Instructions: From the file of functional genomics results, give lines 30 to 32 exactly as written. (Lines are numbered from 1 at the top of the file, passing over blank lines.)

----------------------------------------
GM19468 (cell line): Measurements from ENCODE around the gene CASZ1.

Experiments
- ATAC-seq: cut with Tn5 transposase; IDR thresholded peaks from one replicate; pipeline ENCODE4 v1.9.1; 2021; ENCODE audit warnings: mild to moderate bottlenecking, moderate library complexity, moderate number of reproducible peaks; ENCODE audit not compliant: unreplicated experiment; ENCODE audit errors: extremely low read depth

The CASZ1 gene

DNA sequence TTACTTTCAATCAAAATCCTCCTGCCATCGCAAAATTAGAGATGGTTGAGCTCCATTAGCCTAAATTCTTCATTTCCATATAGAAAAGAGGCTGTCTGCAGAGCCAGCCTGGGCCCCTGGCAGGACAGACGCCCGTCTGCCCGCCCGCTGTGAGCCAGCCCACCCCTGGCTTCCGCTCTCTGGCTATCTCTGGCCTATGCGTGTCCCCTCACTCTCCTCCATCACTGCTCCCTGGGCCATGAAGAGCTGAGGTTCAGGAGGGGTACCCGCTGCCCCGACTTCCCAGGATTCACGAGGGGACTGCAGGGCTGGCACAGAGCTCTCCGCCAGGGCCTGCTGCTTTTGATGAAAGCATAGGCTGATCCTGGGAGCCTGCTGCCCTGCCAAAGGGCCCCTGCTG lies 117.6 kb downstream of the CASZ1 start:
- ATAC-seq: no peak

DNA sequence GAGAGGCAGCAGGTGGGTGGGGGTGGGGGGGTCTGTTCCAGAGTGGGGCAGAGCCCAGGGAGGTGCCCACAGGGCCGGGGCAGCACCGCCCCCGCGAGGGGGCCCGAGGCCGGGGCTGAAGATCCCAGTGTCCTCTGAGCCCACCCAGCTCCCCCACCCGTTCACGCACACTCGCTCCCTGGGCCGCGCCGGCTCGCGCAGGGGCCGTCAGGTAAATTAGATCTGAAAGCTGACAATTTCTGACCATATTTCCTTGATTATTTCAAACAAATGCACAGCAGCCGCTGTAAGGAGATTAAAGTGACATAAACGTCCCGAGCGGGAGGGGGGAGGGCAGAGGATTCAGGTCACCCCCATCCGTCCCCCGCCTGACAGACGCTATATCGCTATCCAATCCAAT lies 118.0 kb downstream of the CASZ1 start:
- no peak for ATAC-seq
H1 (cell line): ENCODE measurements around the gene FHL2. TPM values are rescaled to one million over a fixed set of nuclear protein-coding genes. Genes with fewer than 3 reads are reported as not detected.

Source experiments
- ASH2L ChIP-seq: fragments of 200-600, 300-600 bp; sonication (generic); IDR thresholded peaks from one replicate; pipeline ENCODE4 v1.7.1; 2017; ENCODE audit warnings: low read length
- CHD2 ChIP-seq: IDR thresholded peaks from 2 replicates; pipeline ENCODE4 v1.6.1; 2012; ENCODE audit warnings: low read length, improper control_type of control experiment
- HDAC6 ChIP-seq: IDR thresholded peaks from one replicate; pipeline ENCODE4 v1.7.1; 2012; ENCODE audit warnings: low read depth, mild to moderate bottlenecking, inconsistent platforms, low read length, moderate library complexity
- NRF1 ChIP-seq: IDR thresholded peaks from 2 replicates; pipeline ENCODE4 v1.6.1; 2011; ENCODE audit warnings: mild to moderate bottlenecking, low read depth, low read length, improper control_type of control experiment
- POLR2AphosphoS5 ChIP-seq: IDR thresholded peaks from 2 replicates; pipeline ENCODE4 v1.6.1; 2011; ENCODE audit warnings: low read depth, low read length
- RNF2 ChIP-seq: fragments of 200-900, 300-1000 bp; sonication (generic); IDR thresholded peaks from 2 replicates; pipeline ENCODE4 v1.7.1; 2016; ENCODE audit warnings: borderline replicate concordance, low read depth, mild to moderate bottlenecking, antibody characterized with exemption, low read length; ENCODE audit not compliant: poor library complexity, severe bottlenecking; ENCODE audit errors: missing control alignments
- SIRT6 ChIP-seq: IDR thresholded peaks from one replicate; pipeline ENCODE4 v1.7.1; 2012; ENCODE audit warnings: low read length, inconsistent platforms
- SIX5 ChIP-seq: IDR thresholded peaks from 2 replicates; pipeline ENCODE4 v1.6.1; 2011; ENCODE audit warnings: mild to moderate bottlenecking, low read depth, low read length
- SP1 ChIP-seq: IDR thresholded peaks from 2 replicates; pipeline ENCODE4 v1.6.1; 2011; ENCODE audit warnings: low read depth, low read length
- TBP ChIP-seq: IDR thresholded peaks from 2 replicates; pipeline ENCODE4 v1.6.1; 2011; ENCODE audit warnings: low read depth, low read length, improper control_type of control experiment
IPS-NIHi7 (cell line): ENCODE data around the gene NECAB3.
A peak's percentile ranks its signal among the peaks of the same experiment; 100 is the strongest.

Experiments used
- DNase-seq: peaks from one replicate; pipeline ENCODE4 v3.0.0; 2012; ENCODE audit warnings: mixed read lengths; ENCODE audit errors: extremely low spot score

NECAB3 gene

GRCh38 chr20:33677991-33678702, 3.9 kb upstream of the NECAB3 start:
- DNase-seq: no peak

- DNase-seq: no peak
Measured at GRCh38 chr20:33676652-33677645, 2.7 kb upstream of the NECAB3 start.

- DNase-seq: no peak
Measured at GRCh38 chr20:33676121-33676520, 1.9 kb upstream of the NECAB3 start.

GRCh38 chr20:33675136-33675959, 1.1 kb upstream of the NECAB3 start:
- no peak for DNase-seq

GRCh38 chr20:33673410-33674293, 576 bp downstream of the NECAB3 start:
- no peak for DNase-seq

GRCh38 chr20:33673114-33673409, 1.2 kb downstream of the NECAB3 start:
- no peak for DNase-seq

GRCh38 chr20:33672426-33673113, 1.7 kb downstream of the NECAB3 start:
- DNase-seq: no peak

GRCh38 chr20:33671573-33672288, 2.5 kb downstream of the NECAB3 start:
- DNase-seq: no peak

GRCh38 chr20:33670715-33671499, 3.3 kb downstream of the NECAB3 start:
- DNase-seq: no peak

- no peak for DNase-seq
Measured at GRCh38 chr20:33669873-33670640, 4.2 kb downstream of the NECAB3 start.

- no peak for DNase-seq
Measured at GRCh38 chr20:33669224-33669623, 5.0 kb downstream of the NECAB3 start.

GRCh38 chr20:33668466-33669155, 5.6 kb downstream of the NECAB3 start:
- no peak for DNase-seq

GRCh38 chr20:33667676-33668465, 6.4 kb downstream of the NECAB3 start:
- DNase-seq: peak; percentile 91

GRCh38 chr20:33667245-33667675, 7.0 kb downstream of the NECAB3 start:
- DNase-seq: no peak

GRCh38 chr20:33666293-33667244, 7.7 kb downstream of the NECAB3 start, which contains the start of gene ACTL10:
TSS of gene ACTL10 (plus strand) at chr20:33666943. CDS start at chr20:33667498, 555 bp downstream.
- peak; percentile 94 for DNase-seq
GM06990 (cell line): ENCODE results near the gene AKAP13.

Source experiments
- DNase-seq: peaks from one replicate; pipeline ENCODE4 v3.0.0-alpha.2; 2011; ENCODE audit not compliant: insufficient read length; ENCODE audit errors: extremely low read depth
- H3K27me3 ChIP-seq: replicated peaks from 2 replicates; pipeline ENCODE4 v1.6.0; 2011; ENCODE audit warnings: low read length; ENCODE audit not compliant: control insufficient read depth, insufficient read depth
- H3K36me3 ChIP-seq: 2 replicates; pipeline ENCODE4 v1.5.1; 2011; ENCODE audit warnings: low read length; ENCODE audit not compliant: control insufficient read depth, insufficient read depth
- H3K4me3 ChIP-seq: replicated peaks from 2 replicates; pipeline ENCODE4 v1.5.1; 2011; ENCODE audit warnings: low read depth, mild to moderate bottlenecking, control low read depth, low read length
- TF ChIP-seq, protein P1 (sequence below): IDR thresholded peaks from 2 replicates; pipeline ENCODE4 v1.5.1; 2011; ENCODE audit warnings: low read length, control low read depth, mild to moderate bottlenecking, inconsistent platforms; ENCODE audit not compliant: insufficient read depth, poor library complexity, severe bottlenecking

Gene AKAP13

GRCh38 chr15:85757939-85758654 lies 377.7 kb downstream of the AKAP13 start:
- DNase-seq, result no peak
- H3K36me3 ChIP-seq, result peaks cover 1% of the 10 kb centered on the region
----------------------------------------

- DNase-seq: no peak
Measured at GRCh38 chr20:33676121-33676520, 1.9 kb upstream of the NECAB3 start.

GRCh38 chr20:33675136-33675959, 1.1 kb upstream of the NECAB3 start: